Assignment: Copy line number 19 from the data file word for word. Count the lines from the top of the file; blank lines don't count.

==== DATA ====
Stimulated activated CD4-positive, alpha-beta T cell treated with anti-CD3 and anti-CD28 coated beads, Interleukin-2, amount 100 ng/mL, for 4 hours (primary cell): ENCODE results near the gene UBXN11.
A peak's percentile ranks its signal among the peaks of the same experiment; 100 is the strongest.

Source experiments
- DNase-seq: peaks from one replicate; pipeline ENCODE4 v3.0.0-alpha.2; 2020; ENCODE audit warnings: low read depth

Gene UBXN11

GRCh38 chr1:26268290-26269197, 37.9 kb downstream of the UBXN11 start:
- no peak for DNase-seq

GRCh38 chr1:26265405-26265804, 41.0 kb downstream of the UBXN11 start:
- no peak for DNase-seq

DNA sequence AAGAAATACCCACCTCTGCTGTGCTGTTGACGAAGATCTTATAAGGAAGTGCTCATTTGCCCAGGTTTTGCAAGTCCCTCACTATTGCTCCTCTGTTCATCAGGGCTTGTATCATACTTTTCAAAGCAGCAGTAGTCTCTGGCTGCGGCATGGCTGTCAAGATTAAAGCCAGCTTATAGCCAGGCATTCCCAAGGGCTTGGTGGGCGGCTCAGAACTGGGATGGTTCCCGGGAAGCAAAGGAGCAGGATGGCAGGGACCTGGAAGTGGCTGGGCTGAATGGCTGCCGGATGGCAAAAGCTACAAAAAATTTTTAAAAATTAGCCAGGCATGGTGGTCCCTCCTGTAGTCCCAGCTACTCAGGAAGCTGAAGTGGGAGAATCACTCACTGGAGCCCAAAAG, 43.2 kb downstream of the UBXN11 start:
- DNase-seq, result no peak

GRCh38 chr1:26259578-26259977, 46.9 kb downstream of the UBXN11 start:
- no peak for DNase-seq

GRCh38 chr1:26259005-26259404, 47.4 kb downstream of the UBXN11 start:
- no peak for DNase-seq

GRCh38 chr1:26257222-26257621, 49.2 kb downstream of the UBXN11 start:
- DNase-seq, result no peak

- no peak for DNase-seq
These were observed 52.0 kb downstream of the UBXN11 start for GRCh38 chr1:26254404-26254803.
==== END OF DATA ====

These were observed 52.0 kb downstream of the UBXN11 start for GRCh38 chr1:26254404-26254803.